For my penultimate game of the season I was paired against a formidable opponent in Alan Perkins, joint British U16 Boys Champion in 1965 and student international in the 1970s. In recent years he’s preferred to ply his trade in the calmer waters of the local chess leagues.
My archives remind me that we first met 40 years previously in a weekend congress when I managed to draw. I was slightly worse in the final position but quite probably ahead on the clock. We met again in 2010, in another match between Richmond B and Ealing A, when I lost.
In both games I had white and faced the King’s Indian Defence, trying the Saemisch Variation in 1977 and the Smyslov Variation in 2010. In 2017 I was again White, and it was another Smyslov Variation.
1. d4 Nf6
2. c4 g6
3. Nc3 Bg7
4. Nf3 O-O
5. Bg5 c5
I’d learnt from my earlier game against Mike Singleton to play d5 here.
Looks natural, but the stats suggest that e3 is to be preferred. It’s slightly more popular, the choice of stronger players and has a much better percentage. Maybe next time.
Again natural, but the stronger players – and the stats, prefer Bf4.
Again, Nd2 is the expert move.
Choosing a King’s Indian rather than Benoni formation. An unpopular decision which also scores poorly for White. If you’re playing a 2200 strength opponent it helps if you know some theory!
A new move. 10… g5 11. Bg3 Nh5 is the recommended plan.
11. Qd2 Bf5
12. O-O Nbd7
13. h3 Rfe8
14. Bd3 Ne4
15. Bxe4 Bxe4
16. Nxe4 Rxe4
White has problems with the long diagonal but could defend tactically: 17. Qc2 Rae8 18. Qa4.
Here there was no reason why Black couldn’t have taken the pawn: 17… Qxb2 18. Qxb2 Bxb2 19. Rb1 Bg7 20. Rxb7 Nb6 and c4 will fall while Black can hold d6.
There was no reason not to play 18. b3 here, and no reason for Black not to trade rooks and then take on b3. We’d both misjudged the position.
Again, I could have played 19. b3 and he could have captured the pawn.
20. Rxe4 Rxe4
21. b3 was still about equal. I was concerned about my bishop being buried alive after 21… f4 but I can always play g3 at a convenient time.
Instead I lash out with a ridiculous sacrifice, hoping to get three pawns against a piece. Or perhaps, aware of Alan’s tendency to get into time trouble, trying to lure the heffalump into a swamp in a deep dark forest. You decide.
22. Qxg5 Qxb2
23. Bxd6 Qf6
I’d missed this simple defence. I might have played 24. Qg3 to keep the queens on, but instead traded.
24. Qxf6 Bxf6
25. Rc2 Be5
26. Bxe5 Nxe5
27. f3 Rxc4
Now I only have one pawn for the piece. Time to resign?
28. Re2 Nf7
29. Re8+ Kg7
30. Re7 Rc2
30… b5 was the easiest way to win.
31. Rxb7 Rxa2
32. d6 Kf6
My passed pawn reaches the seventh rank. Black will have to be a bit careful.
34. Rc7 Ra4
35. g4 fxg4
35… Ke7 was the way to go: 36. d8Q+ Kxd8 37. Rxf7 c3 and the white rook can’t get back.
36. fxg4 Nd8
Now Ke7 doesn’t work because the white rook can return via the f-file to stop the c-pawn.
37. g5+ Ke7
38. g6 Ra6
39. g7 Rg6+
40. Kf2 Rxg7
41. Rxa7 Kd6
42. Ke3 Kc5
43. Rc7+ Kd5
The territory’s becoming swampy for Black now as he only has one pawn left and the white d-pawn is surviving. The only path to victory here was 43… Kb4, but it’s not so easy in the quickplay finish.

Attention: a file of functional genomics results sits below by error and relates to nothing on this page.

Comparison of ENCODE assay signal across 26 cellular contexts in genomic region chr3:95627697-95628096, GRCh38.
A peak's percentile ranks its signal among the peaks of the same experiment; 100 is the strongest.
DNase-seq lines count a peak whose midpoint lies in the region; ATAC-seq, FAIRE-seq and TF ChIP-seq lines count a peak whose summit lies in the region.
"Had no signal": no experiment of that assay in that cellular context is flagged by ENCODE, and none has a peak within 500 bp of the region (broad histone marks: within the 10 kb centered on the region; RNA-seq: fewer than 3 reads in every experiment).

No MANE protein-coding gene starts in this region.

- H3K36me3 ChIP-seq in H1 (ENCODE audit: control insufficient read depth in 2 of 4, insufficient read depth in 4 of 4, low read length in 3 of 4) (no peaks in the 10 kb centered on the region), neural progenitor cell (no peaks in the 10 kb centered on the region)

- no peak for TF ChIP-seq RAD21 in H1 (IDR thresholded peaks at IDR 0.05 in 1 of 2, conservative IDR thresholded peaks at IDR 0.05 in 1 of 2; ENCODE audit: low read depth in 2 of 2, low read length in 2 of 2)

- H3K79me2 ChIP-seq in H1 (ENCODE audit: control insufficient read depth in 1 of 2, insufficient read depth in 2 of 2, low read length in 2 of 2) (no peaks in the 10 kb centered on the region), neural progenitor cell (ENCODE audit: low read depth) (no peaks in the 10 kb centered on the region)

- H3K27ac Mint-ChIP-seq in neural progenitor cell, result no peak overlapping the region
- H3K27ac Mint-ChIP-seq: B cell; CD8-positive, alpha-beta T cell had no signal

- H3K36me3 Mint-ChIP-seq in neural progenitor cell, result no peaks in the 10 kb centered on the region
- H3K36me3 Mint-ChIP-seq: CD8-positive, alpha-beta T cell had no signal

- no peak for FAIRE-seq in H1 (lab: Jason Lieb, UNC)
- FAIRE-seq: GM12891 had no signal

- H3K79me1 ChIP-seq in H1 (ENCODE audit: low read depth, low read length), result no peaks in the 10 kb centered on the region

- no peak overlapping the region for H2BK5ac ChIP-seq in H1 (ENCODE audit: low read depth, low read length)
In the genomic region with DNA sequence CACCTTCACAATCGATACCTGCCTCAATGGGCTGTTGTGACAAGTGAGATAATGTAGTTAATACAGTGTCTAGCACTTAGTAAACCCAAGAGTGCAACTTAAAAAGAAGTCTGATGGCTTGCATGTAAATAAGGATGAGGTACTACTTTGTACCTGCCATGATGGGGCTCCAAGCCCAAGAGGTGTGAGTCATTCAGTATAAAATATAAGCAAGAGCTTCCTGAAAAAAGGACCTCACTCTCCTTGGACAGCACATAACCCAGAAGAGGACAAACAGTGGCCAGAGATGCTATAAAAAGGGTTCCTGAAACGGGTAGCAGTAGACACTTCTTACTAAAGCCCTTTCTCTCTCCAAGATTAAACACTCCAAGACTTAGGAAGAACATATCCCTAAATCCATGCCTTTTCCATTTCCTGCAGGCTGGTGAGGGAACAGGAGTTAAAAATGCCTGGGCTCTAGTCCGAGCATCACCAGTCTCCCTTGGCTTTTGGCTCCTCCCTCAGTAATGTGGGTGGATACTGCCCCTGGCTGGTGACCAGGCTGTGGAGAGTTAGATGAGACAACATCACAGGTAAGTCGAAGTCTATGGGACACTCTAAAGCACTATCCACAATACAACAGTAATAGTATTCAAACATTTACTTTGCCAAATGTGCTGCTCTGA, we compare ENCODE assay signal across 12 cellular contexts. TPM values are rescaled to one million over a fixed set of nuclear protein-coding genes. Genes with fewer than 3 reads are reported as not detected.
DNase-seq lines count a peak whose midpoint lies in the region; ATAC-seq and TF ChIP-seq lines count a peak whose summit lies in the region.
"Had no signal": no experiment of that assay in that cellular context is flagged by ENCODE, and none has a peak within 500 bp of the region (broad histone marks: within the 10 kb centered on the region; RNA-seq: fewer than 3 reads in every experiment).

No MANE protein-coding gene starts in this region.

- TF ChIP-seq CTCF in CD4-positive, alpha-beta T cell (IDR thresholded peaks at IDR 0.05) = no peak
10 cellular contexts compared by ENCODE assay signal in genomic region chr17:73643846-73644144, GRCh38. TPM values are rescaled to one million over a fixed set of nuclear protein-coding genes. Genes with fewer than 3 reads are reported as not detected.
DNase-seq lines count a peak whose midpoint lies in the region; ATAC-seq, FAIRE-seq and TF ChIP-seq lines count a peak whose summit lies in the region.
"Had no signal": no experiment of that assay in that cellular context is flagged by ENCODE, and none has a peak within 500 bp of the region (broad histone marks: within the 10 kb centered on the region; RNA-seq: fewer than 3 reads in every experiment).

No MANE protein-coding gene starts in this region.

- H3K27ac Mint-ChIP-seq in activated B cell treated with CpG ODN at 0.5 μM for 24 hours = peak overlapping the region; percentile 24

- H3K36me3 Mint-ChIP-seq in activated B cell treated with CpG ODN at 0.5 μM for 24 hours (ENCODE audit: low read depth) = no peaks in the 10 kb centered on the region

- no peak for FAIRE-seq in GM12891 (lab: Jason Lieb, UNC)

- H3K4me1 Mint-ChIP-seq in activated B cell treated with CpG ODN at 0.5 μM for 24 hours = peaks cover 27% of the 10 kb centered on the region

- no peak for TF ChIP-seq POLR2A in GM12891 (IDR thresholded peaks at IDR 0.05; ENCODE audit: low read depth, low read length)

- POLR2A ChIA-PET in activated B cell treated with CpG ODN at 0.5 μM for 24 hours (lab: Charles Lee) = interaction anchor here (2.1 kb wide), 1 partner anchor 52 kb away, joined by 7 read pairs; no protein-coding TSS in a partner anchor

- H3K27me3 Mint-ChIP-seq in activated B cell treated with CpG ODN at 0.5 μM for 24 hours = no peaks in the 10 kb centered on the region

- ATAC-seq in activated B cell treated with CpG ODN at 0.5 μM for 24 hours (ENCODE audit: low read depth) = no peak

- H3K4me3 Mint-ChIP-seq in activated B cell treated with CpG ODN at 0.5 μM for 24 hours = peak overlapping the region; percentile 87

44. h4 Rh7
The wrong plan. The way to hold was to get the white rook to the eighth rank to have access to the b-file. So: 45. h5 Rxh5 46. Rc8 Rh8 47. Rb8/Ra8 and there doesn’t seem to be any way for Black to make progress.
Now 45… Kc5 would have put Black back on track, but instead he captured the h-pawn.
46. Ra8 Rh3+
47. Kd2 c3+
48. Kc2 Kc4
48… Rh8 was a simple draw, and even Kd4 was good enough. But instead the heffalump tumbled head first into the swamp. Will the tiger put the boot in and score an unlikely and, frankly, undeserved victory?
Sadly not. All I had to do to win the game from here was to play one of the most obvious moves in the history of chess: 49.Rxd8 Rh2+ 50.Kb1 Rh1+ 51.Ka2 Rd1 52.Rc8+ Kb4 53.d8Q Rd2+ 54.Kb1 c2+ 55.Kc1 Rxd8 56.Rxd8 and wins. For some reason (or for no reason at all other than having to blitz during a mutual time scramble) I had a brainstorm and decided I needed to check before rather than after capturing the knight.
50. Rxd8 Rh2+
Moving up the board because I was scared of mate threats. This is fine but Kb1 and Kc1 also draw, although Kd1 loses. Ironically, without the white pawn on d7 the draw would be automatic.
52. Ka3 Rb7
53. Rh8 Rxd7
54. Kb3 was again an automatic draw. He could only prevent Kc2 by playing Kd3 when I can just play Rh3+.
55. Rh3+ Kc2
56. Rh2+ Rd2
At this point I stopped recording my moves. I’m not sure what I played here but it certainly wasn’t Rxd2. The position’s still drawn but it’s easy for White to go wrong now, which is what happened, and Alan just about had enough time to force checkmate.
An exciting ending which I certainly should have drawn, and was, for just one half-move, winning. I really shouldn’t have been allowed to get that close. Perhaps randomising the position on move 21 was justified even though it was an awful move.
You might also think that trying to play a proper game of chess in 2½ or even 3 hours is ridiculous. I agree, but I also think both adjournments and adjudications are ridiculous.